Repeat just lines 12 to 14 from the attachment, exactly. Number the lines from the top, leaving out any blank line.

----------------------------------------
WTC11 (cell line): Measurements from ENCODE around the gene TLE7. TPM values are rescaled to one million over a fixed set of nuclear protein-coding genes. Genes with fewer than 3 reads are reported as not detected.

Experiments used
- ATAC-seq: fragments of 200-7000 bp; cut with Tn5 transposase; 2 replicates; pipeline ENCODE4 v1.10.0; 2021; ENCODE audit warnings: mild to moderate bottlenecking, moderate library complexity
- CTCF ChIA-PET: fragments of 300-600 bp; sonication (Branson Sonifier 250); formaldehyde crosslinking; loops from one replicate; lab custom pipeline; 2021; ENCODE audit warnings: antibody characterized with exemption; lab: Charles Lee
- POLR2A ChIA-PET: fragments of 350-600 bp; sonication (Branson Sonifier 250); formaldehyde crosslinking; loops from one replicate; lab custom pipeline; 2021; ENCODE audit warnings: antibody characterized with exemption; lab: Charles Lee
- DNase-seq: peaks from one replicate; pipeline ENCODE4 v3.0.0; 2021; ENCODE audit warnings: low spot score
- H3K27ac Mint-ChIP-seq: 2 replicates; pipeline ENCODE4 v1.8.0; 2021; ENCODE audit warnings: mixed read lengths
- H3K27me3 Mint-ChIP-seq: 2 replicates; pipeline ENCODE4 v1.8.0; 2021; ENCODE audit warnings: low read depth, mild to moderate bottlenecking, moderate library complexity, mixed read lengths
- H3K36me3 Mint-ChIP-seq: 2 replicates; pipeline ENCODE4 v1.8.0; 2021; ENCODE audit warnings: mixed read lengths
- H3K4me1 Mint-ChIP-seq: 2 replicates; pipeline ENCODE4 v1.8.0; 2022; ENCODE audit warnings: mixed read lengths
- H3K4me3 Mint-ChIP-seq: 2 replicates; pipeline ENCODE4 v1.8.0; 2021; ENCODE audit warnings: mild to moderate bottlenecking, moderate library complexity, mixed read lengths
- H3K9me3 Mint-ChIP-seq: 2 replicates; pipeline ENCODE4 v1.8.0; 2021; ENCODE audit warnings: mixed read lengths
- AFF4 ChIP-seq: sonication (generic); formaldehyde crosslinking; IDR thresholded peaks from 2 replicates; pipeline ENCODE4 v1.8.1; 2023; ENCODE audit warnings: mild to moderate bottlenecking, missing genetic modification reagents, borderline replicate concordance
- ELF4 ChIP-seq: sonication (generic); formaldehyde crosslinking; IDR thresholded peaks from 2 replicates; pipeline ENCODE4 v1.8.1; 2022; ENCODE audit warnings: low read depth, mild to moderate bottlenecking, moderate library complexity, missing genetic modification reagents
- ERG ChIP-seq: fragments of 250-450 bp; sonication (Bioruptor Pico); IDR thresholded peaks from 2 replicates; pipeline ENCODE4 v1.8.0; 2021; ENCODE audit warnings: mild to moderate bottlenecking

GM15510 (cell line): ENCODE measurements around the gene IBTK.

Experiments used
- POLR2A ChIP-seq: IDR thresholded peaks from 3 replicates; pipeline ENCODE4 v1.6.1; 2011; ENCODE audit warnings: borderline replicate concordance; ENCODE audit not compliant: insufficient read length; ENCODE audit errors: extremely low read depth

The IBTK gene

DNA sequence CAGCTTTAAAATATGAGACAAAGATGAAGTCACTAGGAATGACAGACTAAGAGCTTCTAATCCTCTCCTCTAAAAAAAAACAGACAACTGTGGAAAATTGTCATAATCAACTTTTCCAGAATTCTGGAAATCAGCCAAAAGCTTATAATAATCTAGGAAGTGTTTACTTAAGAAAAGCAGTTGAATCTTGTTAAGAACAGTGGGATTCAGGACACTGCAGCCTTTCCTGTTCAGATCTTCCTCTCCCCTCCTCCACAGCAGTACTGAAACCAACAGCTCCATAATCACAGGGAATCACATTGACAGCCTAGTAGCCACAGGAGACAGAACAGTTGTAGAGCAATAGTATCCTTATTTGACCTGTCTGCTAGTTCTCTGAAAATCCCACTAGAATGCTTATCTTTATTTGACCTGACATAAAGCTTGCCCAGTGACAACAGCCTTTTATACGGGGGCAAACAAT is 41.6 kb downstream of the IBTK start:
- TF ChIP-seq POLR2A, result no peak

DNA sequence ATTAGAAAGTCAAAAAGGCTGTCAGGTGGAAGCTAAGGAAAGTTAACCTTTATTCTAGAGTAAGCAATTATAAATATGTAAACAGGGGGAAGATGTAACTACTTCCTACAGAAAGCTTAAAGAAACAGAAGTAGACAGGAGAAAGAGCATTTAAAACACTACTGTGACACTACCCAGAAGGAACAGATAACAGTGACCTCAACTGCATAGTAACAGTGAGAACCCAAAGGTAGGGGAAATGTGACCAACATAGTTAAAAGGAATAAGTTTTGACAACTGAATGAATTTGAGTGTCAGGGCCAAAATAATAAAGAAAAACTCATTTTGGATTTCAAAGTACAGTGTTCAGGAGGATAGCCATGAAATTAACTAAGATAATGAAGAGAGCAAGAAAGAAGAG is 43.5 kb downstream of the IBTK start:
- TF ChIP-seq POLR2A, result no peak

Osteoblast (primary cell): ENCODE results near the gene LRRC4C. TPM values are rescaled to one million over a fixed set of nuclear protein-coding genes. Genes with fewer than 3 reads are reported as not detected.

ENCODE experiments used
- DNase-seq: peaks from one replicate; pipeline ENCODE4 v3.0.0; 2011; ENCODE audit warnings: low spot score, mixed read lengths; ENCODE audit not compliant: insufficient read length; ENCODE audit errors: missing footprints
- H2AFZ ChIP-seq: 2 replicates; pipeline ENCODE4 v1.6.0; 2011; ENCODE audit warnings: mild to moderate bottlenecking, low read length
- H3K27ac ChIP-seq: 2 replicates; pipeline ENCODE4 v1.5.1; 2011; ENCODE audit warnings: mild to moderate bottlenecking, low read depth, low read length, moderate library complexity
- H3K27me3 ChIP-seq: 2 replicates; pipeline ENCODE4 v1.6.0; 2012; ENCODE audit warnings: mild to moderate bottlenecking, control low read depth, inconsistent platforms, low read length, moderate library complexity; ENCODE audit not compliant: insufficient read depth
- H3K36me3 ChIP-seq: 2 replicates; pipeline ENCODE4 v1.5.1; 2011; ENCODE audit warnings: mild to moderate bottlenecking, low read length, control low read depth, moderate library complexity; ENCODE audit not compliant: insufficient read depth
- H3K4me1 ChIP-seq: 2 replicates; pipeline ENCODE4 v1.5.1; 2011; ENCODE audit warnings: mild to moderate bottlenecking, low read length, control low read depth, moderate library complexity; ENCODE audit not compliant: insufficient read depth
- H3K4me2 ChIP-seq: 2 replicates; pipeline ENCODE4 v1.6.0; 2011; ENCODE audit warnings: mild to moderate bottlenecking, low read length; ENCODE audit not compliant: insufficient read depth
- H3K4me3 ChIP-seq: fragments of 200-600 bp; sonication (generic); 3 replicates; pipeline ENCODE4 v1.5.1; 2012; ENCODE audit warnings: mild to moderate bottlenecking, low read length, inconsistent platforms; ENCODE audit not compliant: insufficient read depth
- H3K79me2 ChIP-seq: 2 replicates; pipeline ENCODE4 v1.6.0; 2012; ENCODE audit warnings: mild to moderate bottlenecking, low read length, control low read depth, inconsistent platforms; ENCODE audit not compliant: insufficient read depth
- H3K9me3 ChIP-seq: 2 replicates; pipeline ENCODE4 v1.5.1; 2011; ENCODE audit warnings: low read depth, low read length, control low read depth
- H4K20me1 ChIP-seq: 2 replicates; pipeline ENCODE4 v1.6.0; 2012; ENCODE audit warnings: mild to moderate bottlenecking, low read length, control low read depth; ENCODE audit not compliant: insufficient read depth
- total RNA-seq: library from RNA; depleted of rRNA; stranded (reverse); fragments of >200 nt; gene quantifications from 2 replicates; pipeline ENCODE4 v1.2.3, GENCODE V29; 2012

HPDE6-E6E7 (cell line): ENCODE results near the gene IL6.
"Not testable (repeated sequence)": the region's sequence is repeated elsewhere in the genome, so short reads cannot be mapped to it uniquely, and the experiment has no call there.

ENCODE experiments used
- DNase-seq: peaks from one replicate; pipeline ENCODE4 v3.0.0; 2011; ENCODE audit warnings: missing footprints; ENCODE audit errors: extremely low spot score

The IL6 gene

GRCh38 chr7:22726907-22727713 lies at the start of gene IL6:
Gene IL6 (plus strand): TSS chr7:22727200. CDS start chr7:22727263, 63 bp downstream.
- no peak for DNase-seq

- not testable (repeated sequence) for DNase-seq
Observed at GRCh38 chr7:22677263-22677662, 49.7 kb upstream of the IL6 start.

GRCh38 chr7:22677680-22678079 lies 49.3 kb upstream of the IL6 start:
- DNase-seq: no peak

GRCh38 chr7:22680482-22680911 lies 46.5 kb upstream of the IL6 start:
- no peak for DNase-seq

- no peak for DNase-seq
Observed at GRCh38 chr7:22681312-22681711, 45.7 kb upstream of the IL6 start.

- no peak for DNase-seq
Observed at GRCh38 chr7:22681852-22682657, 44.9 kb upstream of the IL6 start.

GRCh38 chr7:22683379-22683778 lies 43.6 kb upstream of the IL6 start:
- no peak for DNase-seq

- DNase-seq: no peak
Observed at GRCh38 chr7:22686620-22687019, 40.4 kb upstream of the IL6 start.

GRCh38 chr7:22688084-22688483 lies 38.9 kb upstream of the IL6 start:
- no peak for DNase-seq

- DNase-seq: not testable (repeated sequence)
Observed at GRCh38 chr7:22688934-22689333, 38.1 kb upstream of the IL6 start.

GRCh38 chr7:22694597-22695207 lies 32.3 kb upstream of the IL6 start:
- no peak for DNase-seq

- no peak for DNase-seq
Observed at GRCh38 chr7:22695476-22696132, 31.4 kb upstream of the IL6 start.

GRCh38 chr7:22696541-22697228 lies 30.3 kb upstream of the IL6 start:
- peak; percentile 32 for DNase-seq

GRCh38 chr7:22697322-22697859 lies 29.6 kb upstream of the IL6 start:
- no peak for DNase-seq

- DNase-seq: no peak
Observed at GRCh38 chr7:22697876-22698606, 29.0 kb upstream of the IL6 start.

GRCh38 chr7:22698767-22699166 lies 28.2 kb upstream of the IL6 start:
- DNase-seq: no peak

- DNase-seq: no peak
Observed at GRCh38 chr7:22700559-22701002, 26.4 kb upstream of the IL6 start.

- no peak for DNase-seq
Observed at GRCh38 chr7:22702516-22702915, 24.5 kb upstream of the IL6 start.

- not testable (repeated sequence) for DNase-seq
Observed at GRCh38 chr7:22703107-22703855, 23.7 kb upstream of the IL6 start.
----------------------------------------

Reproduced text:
- H3K9me3 Mint-ChIP-seq: 2 replicates; pipeline ENCODE4 v1.8.0; 2021; ENCODE audit warnings: mixed read lengths
- AFF4 ChIP-seq: sonication (generic); formaldehyde crosslinking; IDR thresholded peaks from 2 replicates; pipeline ENCODE4 v1.8.1; 2023; ENCODE audit warnings: mild to moderate bottlenecking, missing genetic modification reagents, borderline replicate concordance
- ELF4 ChIP-seq: sonication (generic); formaldehyde crosslinking; IDR thresholded peaks from 2 replicates; pipeline ENCODE4 v1.8.1; 2022; ENCODE audit warnings: low read depth, mild to moderate bottlenecking, moderate library complexity, missing genetic modification reagents